A key aspect of Colombian President Gustavo Petro’s ambitious “Total Peace” plan is resuming negotiations with the largest remaining rebel group in Colombia—the ELN. Warming ties between Colombia and Venezuela remove one obstacle to that objective. But other remaining challenges mean that progress will be slow and difficult.
The Americas Archive
Given the threat that Jair Bolsonaro represented to the democracy of Latin America’s largest country, the whole region should feel some relief that Lula da Silva defeated him in Brazil’s presidential election. And yet, there are many pro-democracy activists in Latin America for whom Lula returning to office is a cause for anxiety.
Brazilians go to the polls Sunday in a presidential election pitting left-wing former President Inacio Luiz “Lula” da Silva against the far-right incumbent, President Jair Bolsonaro. The contest has become a poster child of the “democracy versus autocracy” narrative, given Bolsonaro’s populist, authoritarian brand of politics.
More than 7.1 million Venezuelans have now fled the country, making the exodus the largest migration crisis in the world. But while most Venezuelan migrants had previously sought a safe haven in other countries in South America, migration patterns have shifted toward the U.S. under the false hope that things will be better there.
“The worst is yet to come.” That’s the message from the International Monetary Fund about what to expect in 2023. For Latin America, the IMF’s bad news about the year to come will add to a pile of years’ worth of other economic and political problems and will be critical to every political story in the region for the year to come.
The results of Brazil’s first-round presidential election were an unpleasant shock for the left, even if Lula da Silva of the Workers’ Party, or PT, finished first and remains the frontrunner against Jair Bolsonaro on Oct. 30. The PT is now a diminished political force, due as much to its own mistakes as the rise of the far right.
The focus on Peruvian President Pedro Castillo’s political travails are understandable, but they have overshadowed one of the more significant policy developments from his presidency so far: a recently introduced stimulus package designed to promote flagging economic growth that backtracks on Castillo’s hard-left economic agenda.
Last week, the Mexican government filed the second of two lawsuits against the firearms business in the U.S., claiming that a handful of gun shops and distributors knowingly and deliberately violate U.S. law. Could Mexico, where arms trafficked from the U.S. are a major contributor to violence, succeed where U.S. gun control advocates have failed?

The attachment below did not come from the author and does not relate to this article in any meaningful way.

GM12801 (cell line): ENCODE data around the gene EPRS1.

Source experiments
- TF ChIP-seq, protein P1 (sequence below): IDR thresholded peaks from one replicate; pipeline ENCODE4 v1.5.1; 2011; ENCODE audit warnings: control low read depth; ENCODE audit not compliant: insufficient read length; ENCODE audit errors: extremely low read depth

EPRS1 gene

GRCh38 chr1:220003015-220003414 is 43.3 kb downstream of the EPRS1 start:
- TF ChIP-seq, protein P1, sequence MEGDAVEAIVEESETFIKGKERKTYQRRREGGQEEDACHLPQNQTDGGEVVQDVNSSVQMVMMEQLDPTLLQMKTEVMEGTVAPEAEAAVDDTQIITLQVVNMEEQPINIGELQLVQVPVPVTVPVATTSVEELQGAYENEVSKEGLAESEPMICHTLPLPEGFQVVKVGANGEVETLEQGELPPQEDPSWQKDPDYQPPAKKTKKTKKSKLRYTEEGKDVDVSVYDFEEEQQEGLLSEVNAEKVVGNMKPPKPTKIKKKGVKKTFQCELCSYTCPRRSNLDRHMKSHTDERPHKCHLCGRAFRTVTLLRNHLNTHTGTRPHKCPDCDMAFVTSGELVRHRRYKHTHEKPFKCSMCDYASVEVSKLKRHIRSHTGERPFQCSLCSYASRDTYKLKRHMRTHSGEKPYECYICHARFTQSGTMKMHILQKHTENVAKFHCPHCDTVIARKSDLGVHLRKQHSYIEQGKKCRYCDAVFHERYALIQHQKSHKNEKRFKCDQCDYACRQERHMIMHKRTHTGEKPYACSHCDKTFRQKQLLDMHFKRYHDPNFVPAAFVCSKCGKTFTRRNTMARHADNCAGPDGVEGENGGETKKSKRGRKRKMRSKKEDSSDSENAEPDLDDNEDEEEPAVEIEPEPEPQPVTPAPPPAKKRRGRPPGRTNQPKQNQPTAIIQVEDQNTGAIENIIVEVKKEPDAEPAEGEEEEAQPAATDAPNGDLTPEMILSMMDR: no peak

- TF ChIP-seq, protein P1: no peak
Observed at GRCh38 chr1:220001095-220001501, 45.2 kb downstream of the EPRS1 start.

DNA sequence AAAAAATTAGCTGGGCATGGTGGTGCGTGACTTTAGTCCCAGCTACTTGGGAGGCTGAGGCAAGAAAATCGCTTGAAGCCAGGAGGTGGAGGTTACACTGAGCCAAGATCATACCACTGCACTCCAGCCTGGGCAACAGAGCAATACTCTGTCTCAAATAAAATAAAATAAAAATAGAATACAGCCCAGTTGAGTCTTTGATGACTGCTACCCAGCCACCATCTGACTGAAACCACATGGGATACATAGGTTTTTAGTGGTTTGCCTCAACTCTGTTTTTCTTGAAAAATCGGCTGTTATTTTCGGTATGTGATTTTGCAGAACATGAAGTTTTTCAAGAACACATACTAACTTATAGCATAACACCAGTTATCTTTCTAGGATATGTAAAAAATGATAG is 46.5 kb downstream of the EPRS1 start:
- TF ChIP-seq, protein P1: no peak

Based on the results of the first-round voting in Brazil’s presidential election and current polling, Lula da Silva is expected to defeat Jair Bolsonaro in the second-round runoff on Oct. 30. But no matter who wins, the next president of Brazil will face a polarized political system and disillusioned electorate.
Between October 2021 and August 2022, U.S. authorities at the U.S.-Mexico border took undocumented migrants into custody more than 2 million times—a record number that has generated nonstop commentary about a “border crisis.” But the numbers fail to convey a dramatic shift in the migrant population over the past nine years.
The novel coronavirus caught many world leaders unprepared, despite consistent warnings that a global pandemic was inevitable. And it has revealed the flaws in a global health architecture headed by the World Health Organization, which had already been faulted for its response to the 2014 Ebola pandemic in West Africa. Will there be an overhaul of the WHO when the pandemic is over?
Brazil’s former president Luiz Inacio Lula da Silva is favored to win the 2022 presidential election and return to the office he held between 2003 and 2010. But despite Lula’s pledge to prioritize relations with Africa as he did in his first stint in office, a return to the heydays of the 2000s is a long shot.
At the Summit of the Americas in June, 33 governments of the region pledged to tackle violence against environmental defenders by taking “concrete actions.” But rather than declarations, changing the situation on the ground demands that governments address the drivers of violence and repression against these defenders.
Nicaraguan President Daniel Ortega has long had a contentious relationship with democratic countries. But in the past few days, Managua took jabs at the EU, the U.S., some Latin American neighbors and even the Vatican. It seems Ortega has settled on a new international strategy to strengthen and perpetuate his hold on power.
The “War on Drugs” has failed. While that statement is absolutely true, it’s also a cheap applause line. Calling out the failures of the war on drugs is easy, and these days doing so generally finds widespread support. But it’s easier to criticize the current failed approach than to develop and implement alternatives.